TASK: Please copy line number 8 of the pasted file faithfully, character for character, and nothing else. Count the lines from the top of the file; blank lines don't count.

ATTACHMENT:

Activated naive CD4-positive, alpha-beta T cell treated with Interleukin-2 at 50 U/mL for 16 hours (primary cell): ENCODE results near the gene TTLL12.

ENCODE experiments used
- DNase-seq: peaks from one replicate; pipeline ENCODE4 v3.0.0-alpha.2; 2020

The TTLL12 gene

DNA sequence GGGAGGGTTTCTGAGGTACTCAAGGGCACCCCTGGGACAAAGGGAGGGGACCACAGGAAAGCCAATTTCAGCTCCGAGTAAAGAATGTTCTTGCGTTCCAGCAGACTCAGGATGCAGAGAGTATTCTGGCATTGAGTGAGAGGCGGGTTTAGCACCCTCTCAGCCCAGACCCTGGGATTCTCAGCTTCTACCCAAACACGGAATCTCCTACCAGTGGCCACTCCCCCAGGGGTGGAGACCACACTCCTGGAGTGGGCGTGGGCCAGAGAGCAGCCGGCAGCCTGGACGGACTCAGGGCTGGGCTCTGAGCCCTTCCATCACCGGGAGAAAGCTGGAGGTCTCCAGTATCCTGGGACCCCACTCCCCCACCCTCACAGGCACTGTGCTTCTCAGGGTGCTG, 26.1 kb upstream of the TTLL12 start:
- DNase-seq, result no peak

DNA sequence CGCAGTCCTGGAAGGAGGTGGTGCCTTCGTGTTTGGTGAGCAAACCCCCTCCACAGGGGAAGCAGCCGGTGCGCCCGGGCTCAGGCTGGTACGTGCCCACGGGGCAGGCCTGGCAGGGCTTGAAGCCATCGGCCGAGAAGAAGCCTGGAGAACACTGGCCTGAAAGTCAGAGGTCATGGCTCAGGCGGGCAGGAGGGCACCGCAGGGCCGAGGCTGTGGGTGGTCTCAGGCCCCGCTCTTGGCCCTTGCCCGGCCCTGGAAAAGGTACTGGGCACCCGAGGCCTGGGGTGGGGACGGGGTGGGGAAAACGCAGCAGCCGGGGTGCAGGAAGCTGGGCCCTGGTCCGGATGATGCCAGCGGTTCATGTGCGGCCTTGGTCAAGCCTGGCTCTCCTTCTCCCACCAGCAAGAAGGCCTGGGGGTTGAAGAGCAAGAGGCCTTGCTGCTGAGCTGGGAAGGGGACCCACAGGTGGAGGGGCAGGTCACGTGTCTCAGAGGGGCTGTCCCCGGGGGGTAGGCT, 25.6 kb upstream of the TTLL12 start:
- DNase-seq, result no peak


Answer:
- DNase-seq, result no peak